About MCAS

What is Mast Cell Activation Syndrome?
Mast cells, a type of blood cell, play an important role in the body’s immune system. They reside in all body tissues and form part of the body’s initial defence system. Mast cells react to foreign bodies and injury by releasing a variety of potent chemical mediators, such as histamine, when activated. In a healthy person these chemicals will act beneficially to protect and heal the body, but in a person with MCAS these same chemicals are inappropriately triggered and released and have a negative effect on the body. Amongst the triggers are a variety of different foods, exercise, chemicals, fragrances and stress. Many sufferers struggle to identify their triggers and continue to discover new triggers for many years after diagnosis.

MCAS forms part of a spectrum of mast cell disorders involving proliferation and/or excessive sensitivity of mast cells, it has been identified since 2007. It features inappropriate mast cell activation with little or no increase in the number of mast cells, unlike in Mastocytosis*. MCAS causes a wide range of unpleasant, sometimes debilitating, symptoms in any of the different systems of the body, frequently affecting several systems at the same time. The onset of MCAS is often sudden, affecting both children and adults, sometimes in family groups, mimicking many other conditions and presenting a wide-range of different symptoms that can be baffling for both the patient and their physician. Often there are no obvious clinical signs since MCAS confounds the anatomy-based structure underpinning the traditional diagnostic approach. Very often Mast Cell Activation Syndrome is hiding in plain sight.

National Institute of health video on MCAS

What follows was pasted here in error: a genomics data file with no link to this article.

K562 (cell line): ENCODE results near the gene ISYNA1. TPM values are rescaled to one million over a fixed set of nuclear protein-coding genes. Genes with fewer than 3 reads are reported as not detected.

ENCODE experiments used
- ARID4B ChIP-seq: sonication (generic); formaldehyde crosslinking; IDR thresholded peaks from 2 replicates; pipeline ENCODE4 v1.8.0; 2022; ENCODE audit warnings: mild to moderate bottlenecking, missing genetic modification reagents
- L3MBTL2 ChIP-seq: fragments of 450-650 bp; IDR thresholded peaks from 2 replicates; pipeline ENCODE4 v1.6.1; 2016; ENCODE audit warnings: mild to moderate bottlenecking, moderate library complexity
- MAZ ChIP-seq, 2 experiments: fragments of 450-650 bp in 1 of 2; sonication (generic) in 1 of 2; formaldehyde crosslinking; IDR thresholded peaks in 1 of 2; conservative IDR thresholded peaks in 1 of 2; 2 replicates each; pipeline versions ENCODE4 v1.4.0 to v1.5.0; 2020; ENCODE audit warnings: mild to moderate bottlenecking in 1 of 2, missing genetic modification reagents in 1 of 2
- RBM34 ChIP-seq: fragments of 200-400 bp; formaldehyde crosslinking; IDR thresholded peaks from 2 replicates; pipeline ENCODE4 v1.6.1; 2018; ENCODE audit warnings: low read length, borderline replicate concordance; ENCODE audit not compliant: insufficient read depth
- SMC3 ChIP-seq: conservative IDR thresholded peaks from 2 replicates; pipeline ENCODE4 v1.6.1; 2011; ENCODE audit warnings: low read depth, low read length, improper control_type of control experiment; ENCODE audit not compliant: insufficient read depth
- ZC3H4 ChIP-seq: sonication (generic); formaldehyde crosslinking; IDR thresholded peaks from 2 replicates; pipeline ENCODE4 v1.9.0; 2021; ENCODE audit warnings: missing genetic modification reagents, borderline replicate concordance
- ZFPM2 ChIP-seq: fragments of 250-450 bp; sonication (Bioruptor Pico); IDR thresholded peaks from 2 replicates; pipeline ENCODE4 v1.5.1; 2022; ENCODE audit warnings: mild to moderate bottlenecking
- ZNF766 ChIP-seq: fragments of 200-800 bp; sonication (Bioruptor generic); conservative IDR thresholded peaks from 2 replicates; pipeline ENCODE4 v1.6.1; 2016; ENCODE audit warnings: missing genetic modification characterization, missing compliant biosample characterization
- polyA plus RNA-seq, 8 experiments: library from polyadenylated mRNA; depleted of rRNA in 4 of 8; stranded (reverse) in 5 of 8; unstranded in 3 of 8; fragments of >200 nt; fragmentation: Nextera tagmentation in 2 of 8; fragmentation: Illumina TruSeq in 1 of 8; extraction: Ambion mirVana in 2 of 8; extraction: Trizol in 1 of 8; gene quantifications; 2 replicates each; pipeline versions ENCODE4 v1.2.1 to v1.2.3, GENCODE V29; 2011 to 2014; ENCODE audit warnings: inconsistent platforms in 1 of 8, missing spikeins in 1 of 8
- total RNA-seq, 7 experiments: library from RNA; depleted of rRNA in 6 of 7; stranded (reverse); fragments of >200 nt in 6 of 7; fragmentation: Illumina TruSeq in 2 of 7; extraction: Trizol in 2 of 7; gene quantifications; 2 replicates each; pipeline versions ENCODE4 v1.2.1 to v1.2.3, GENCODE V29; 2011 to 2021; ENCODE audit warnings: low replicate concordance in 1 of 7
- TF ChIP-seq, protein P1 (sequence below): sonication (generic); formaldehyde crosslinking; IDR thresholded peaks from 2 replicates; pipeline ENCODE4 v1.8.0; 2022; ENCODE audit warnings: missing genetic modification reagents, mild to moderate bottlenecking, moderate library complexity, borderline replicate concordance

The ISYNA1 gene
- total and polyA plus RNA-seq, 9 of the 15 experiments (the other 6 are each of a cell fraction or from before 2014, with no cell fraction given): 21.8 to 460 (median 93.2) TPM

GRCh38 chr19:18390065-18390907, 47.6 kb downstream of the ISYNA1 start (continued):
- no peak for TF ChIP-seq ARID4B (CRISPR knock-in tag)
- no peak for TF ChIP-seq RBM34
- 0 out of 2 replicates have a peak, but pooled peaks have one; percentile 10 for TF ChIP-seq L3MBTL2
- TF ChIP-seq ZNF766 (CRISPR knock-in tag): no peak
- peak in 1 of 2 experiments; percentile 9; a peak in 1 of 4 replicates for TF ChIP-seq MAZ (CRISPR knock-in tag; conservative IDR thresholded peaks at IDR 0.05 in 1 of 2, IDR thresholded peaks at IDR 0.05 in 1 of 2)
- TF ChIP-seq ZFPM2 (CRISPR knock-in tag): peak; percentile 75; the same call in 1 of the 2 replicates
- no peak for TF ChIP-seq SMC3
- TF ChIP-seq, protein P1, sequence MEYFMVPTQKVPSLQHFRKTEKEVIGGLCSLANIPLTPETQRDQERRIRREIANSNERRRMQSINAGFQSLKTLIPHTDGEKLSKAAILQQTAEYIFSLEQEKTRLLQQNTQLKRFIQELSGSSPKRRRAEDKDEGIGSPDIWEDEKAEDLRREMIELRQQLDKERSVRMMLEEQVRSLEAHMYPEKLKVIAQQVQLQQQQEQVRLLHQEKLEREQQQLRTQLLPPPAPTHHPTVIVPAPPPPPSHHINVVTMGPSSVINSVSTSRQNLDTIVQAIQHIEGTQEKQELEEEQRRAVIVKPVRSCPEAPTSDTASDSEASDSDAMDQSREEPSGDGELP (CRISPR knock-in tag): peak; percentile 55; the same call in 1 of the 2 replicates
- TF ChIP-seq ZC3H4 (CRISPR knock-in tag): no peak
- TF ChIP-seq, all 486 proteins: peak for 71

*Mastocytosis

Mastocytosis involves inappropriate mast cell activation AS WELL AS an increased number of mast cells. It is a rare but relatively well known mast cell disorder and is currently easier to diagnose than MCAS.

Symptoms

MCAS presents through a wide range of symptoms in multiple body systems, ranging from digestive discomfort to chronic pain, mental health issues and anaphylaxis.

Some key aspects of MCAS are:

  • The symptoms impact more than one body system.
  • People often experience a dramatic step change in symptoms after, perhaps, years of mild symptoms.
  • The symptoms are often episodic or cyclic and wax and wane with varying degrees of intensity, sometimes worsening over time.
  • There is often histamine involvement and will therefore include typical allergy symptoms such as itching, rashes, swelling, inflammation and vomiting.
  • The triggers are many and varied some easily recognized some not, amongst them environmental chemicals, foodstuffs, heat, cold and exercise.
  • MCAS can present simultaneously in patients who have Ehlers Danlos Syndrome (EDS) a connective tissue disorder, and/or Postural Orthostatic Tachycardia Syndrome (POTS).
Symptoms Table (Table 1 in paper)
Diagnosis of MCAS